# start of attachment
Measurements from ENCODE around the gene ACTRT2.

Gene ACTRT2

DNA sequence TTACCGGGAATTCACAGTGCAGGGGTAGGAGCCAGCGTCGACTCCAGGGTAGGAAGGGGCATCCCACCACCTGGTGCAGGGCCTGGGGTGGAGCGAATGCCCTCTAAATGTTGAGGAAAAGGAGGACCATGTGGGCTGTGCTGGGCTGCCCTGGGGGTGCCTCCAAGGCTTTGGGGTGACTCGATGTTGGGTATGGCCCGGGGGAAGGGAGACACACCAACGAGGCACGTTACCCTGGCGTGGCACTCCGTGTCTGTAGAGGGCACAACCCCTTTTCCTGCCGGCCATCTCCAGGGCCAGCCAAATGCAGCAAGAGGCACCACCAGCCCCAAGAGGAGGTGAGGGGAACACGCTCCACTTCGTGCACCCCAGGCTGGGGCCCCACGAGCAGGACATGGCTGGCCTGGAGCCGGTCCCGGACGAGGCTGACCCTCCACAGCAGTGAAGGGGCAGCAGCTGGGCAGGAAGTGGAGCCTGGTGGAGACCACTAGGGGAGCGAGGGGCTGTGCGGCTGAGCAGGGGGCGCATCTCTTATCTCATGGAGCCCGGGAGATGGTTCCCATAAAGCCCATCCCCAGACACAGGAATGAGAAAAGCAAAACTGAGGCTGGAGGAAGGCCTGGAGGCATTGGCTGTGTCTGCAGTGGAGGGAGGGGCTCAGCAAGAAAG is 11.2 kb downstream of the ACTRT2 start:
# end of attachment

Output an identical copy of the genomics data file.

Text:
Measurements from ENCODE around the gene ACTRT2.

Gene ACTRT2

DNA sequence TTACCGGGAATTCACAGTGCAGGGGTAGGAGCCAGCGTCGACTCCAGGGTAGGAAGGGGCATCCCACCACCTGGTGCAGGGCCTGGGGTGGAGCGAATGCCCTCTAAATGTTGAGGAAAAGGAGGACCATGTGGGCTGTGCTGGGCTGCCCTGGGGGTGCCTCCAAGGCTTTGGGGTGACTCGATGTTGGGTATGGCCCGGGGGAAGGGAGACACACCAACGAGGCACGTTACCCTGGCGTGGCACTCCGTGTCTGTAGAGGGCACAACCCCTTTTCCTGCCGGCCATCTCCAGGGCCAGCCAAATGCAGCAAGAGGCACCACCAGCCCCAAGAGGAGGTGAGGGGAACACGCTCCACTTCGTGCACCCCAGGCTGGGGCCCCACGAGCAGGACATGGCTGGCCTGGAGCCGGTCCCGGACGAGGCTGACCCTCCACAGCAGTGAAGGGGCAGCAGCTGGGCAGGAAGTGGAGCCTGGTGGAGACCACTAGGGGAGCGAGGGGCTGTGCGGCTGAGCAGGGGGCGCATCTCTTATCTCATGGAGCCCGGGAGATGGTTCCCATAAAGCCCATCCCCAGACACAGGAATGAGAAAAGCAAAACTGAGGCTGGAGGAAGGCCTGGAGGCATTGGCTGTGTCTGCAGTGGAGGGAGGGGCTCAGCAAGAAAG is 11.2 kb downstream of the ACTRT2 start: